Peninsula Reflections

Posted: Monday, July 03, 2006

 

  A hand-hewn log cabin, built around 1918 as a family dwelling, now houses a popular eatery in Old Town Kenai. Photo by Mary Ford

A hand-hewn log cabin, built around 1918 as a family dwelling, now houses a popular eatery in Old Town Kenai.

Photo by Mary Ford

The sturdy log building that houses Veronica’s Cafe, a popular eatery in Old Town Kenai, had its beginnings around 1918, when John Oskolkoff, a fisherman by trade, decided to build a new home for his family.

Oskolkoff cut and squared off the logs, joined them temporarily with dovetail notches then let them dry and shrink for a season before dismantling and reassembling them at their present location near the Russian Orthodox Church.

Oskolkoff lived there until the late 1930s. He died after years of failing health.

Family members occupied the cabin, then rented it out until the early 1940s when they sold it to Alec Wik Sr. and his wife Margaret “Maggie” Wilson Wik.

“It seemed we had a lot of chores when I was a kid,” Alec Jr. wrote in the book, “Once Upon The Kenai.”

“A lot of wood had to be chopped for the stove in the house and also for the steam bath.”

And he recalled hauling water from a community seepage well in the bluff overlooking Cook Inlet. When next door neighbors, Clarence and Pauline March, dug their own well, they allowed the Wiks to fill their buckets there.

The Wiks divorced, and after a time, Maggie and the children moved to Rika Doolittle’s homestead. Maggie married Emil Dolchok and they moved back to the cabin by the church.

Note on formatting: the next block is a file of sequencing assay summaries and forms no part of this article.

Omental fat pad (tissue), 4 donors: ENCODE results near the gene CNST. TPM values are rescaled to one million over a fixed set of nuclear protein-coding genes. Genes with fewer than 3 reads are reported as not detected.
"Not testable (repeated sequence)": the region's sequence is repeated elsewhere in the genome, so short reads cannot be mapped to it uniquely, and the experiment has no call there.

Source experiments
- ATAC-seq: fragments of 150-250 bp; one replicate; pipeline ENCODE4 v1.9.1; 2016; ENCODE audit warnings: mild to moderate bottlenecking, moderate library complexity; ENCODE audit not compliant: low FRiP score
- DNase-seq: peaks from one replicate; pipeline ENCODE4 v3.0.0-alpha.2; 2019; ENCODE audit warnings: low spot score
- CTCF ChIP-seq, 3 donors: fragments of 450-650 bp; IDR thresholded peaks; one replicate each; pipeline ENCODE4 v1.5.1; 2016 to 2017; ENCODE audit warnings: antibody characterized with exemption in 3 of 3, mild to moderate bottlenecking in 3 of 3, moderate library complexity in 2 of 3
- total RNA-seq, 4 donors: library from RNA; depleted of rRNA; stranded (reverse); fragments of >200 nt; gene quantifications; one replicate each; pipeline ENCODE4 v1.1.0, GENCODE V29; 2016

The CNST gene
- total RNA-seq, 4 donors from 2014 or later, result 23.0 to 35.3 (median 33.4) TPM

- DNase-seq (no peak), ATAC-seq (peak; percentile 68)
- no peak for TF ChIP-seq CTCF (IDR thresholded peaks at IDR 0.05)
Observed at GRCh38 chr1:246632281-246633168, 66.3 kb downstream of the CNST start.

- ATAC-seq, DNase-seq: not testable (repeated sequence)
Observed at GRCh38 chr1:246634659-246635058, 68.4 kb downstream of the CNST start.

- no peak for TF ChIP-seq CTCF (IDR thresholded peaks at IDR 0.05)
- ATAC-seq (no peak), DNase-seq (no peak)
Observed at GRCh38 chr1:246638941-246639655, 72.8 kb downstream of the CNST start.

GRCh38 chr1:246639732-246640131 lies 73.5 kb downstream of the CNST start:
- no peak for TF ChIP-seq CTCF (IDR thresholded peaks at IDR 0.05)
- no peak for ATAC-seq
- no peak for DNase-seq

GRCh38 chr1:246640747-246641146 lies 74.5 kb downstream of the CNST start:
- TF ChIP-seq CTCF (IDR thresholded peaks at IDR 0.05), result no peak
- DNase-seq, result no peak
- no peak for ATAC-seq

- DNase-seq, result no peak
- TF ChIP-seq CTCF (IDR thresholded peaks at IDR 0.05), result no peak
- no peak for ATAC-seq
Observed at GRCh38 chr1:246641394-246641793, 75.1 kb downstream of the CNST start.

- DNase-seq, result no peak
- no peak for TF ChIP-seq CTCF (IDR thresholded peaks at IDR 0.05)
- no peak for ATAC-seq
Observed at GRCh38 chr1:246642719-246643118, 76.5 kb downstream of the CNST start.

Dolchok was a fisherman. He also helped Ray Rowley bring electricity to Kenai. He wired his own home, too, and installed running water. He had the kids dig a cesspool then he put in an indoor toilet.

“But,” Alec wrote, “We boys still had to use the outhouse.”

Around 1950, Dolchok built a shed-roofed addition with lumber from dismantled fish traps. When Kenai incorporated in 1960, Dolchok served on the first city council. The family lived in the enlarged cabin until the early 1980s.

Mike Carpenter purchased the home and, among other improvements, extended Dolchok’s addition and built an upper deck and exterior stairs, according to the Kenai Townsite Historic District Survey Report, prepared in 1996 for the city of Kenai by Sylvia Elliott and Donna Lane.

In 1991, a tenant proposed to develop the cabin and grounds into a tourist attraction, but the city refused him a permit. Later, Mary Ann Alfano, was issued a permit for a cafe. It was she who gave the cabin its new name, Veronica’s Coffee House. Veronica had been Alfano’s dog. It disappeared and as a memorial, Alfano placed a sign on the roof bearing its likeness — with angel wings added.

Rebecca Lambourn and Stan Coleman retained the name when they purchased the business in 2004. They lease the cabin, and, in addition to serving freshly prepared foods, take pride in providing a venue for live music three times a week in a safe, alcohol- and smoke-free atmosphere.

Today, after 88 years and several changes of ownership, the cabin still stands across from the Holy Assumption of the Virgin Mary Orthodox Church and next to the Chapel of Saint Nicholas.

This column was provided by Mary Ford with the Kenai Historical Society. Peninsula Reflections appears each Monday on the Community page.



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